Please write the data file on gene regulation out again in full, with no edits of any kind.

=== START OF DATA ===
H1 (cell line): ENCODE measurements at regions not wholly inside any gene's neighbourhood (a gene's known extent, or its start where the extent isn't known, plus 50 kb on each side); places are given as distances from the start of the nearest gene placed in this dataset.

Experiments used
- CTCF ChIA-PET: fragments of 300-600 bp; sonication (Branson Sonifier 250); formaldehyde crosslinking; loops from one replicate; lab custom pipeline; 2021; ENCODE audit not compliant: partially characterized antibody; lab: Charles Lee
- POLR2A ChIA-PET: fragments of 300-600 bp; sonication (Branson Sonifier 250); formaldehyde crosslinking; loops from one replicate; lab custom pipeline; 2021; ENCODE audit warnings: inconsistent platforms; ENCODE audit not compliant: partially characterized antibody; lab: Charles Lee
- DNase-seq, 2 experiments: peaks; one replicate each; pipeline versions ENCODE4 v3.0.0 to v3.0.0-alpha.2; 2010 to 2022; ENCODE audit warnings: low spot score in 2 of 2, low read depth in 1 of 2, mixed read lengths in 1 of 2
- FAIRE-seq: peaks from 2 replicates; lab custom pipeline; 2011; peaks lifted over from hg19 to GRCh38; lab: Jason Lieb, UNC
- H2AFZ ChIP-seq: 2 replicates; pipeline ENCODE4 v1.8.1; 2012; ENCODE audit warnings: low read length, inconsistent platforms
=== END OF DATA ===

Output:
H1 (cell line): ENCODE measurements at regions not wholly inside any gene's neighbourhood (a gene's known extent, or its start where the extent isn't known, plus 50 kb on each side); places are given as distances from the start of the nearest gene placed in this dataset.

Experiments used
- CTCF ChIA-PET: fragments of 300-600 bp; sonication (Branson Sonifier 250); formaldehyde crosslinking; loops from one replicate; lab custom pipeline; 2021; ENCODE audit not compliant: partially characterized antibody; lab: Charles Lee
- POLR2A ChIA-PET: fragments of 300-600 bp; sonication (Branson Sonifier 250); formaldehyde crosslinking; loops from one replicate; lab custom pipeline; 2021; ENCODE audit warnings: inconsistent platforms; ENCODE audit not compliant: partially characterized antibody; lab: Charles Lee
- DNase-seq, 2 experiments: peaks; one replicate each; pipeline versions ENCODE4 v3.0.0 to v3.0.0-alpha.2; 2010 to 2022; ENCODE audit warnings: low spot score in 2 of 2, low read depth in 1 of 2, mixed read lengths in 1 of 2
- FAIRE-seq: peaks from 2 replicates; lab custom pipeline; 2011; peaks lifted over from hg19 to GRCh38; lab: Jason Lieb, UNC
- H2AFZ ChIP-seq: 2 replicates; pipeline ENCODE4 v1.8.1; 2012; ENCODE audit warnings: low read length, inconsistent platforms